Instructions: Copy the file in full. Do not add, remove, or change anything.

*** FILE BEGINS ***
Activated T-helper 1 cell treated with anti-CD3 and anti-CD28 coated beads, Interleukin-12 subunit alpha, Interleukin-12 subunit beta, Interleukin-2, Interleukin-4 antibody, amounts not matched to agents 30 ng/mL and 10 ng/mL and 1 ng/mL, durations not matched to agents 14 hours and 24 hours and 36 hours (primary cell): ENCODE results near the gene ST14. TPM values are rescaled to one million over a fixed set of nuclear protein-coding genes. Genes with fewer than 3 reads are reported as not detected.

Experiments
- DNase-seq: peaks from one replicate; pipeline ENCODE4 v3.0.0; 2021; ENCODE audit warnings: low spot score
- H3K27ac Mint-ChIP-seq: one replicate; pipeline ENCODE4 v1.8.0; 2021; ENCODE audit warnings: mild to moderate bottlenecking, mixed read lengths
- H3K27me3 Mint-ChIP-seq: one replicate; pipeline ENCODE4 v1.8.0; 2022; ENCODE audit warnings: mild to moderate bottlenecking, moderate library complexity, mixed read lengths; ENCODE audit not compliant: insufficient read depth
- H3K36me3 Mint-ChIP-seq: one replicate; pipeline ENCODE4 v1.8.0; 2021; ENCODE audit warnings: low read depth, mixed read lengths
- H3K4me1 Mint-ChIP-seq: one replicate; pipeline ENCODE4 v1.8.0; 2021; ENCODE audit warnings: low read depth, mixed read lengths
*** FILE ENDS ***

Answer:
Activated T-helper 1 cell treated with anti-CD3 and anti-CD28 coated beads, Interleukin-12 subunit alpha, Interleukin-12 subunit beta, Interleukin-2, Interleukin-4 antibody, amounts not matched to agents 30 ng/mL and 10 ng/mL and 1 ng/mL, durations not matched to agents 14 hours and 24 hours and 36 hours (primary cell): ENCODE results near the gene ST14. TPM values are rescaled to one million over a fixed set of nuclear protein-coding genes. Genes with fewer than 3 reads are reported as not detected.

Experiments
- DNase-seq: peaks from one replicate; pipeline ENCODE4 v3.0.0; 2021; ENCODE audit warnings: low spot score
- H3K27ac Mint-ChIP-seq: one replicate; pipeline ENCODE4 v1.8.0; 2021; ENCODE audit warnings: mild to moderate bottlenecking, mixed read lengths
- H3K27me3 Mint-ChIP-seq: one replicate; pipeline ENCODE4 v1.8.0; 2022; ENCODE audit warnings: mild to moderate bottlenecking, moderate library complexity, mixed read lengths; ENCODE audit not compliant: insufficient read depth
- H3K36me3 Mint-ChIP-seq: one replicate; pipeline ENCODE4 v1.8.0; 2021; ENCODE audit warnings: low read depth, mixed read lengths
- H3K4me1 Mint-ChIP-seq: one replicate; pipeline ENCODE4 v1.8.0; 2021; ENCODE audit warnings: low read depth, mixed read lengths